Problem with Title Deed

This topic contains 4 replies, has 3 voices, and was last updated by  Anonymous 14 years, 7 months ago.

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  • #51020


    Having purchased off plan and expecting to complete this month, I have been told by my Spanish Lawyer that competion will be delayed due to the developer experiencing delays in obtaining the building licence, hence the Title Deed cannot be issued

    This seems a bit ‘cart before the horse’ as the development is almost complete. The development is N.Costa Blanca.

    Has anyone else experienced this type of problem?

    The Estate Agent had of course assured me that the apartment would be sold prior to completion. I’m glad I took this with the pinch of salt it deserved! In fact, in order to sell, I am launching my own website and advertising campaign.

  • #58045



    From my experience, it is often common place for developers to promote and sell developments without the building licence in place. However that is not to say that all do. As your lawyer has advised, without this document, you cannot complete nor “turn” the property prior to completion which by the sound of it was always your intention.

    Upon the receipt of a building licence a private purchase contract can be issued which will then enable you to assign the contract prior to completion.

    I would be interested to learn whether you signed a reservation contract and and what deposit.

  • #58046


    Hello Sven,

    It is true that some developers start signing private sales contracts on properties they are building before the building licences have been granted. However in my experience it is quite unusual for the developer not to have the licences in place once the development is nearly complete. Bad form is all I can say.

    It is one thing for a developer to sign a reservation deposit contract without building licences in place, but quite another to sign private sales contracts. I would discourage anyone from signing a private sales contract in the absence of building licences and if you choose to do so, make sure the contract includes a clause that looks after your interest should obtaining the licence prove problematic or take too long.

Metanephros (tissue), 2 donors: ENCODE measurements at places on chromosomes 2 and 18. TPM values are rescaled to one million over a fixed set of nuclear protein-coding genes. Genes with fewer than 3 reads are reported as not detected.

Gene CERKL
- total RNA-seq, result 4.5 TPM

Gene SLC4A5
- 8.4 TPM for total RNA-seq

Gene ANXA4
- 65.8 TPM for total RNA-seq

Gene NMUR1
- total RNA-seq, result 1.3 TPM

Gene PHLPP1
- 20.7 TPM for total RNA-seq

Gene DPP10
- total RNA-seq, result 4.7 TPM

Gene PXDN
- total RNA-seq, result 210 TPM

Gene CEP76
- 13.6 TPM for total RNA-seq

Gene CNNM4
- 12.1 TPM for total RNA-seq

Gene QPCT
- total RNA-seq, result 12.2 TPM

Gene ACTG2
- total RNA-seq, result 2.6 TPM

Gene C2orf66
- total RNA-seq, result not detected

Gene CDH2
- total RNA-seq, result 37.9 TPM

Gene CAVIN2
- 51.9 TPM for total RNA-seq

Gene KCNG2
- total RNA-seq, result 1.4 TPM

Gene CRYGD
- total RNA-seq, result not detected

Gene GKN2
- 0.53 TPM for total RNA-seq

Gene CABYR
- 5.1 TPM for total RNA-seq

Your lawyer is right to say that without a building licence you won’t be able to complete your purchase – by which I mean sign public deeds of sale before Notary. However in theory you could still sell on your claim to the property – your right / obligation to buy it as formalised in the contract you have with the developer – if you can find a ready buyer that is. However it does depend upon the details of the contract you have signed – the devil as always is in the detail. Given that the building licence is not yet granted you must get to the bottom of this question if you want to avoid problems selling on. That is where I would focus my energy for now – finding out all you can about the status of the licence. The licence will be key to your selling the property before completion. If I were a potential buyer and knew that there was uncertainty surrounding the building licence I would demand a significant discount to compensate for the uncertainty so you need to reduce this uncertainty as far as you can.

    As you are no doubt aware by now many agents make claims about how easy it will be to sell on before completion. In many if not most cases it is just part of their sales pitch and is without substance.

    Good luck with your efforts to market your property.


  • #58047


    Many thanks for the replies and the advice.

    I have in fact completed two of the three stage payments for the property.

    The developer has a bank guarantee in place to cover the payments I have already made which I am told will be extended until the signing of the title deed.

    Does anyone know at what point the guarantee can be called upon if the title deed is delayed indefinately?

  • #58052


    It depends upon the penalty clauses in the contract you signed with the developer. However quite often you will find that develpers dont include penatly clauses in the standard contracts they offer (or include very vague clauses that get them off any hook) – buyers have to have switched on lawyers to look out for this sort of thing. If there are no clear penalty clauses to govern the behaviour of the developer then you have to rely on standar consumer protection laws. For more information on these you will need to consult a lawyer. If I were you I would consider consulting a lawyer before paying the 3rd payment.



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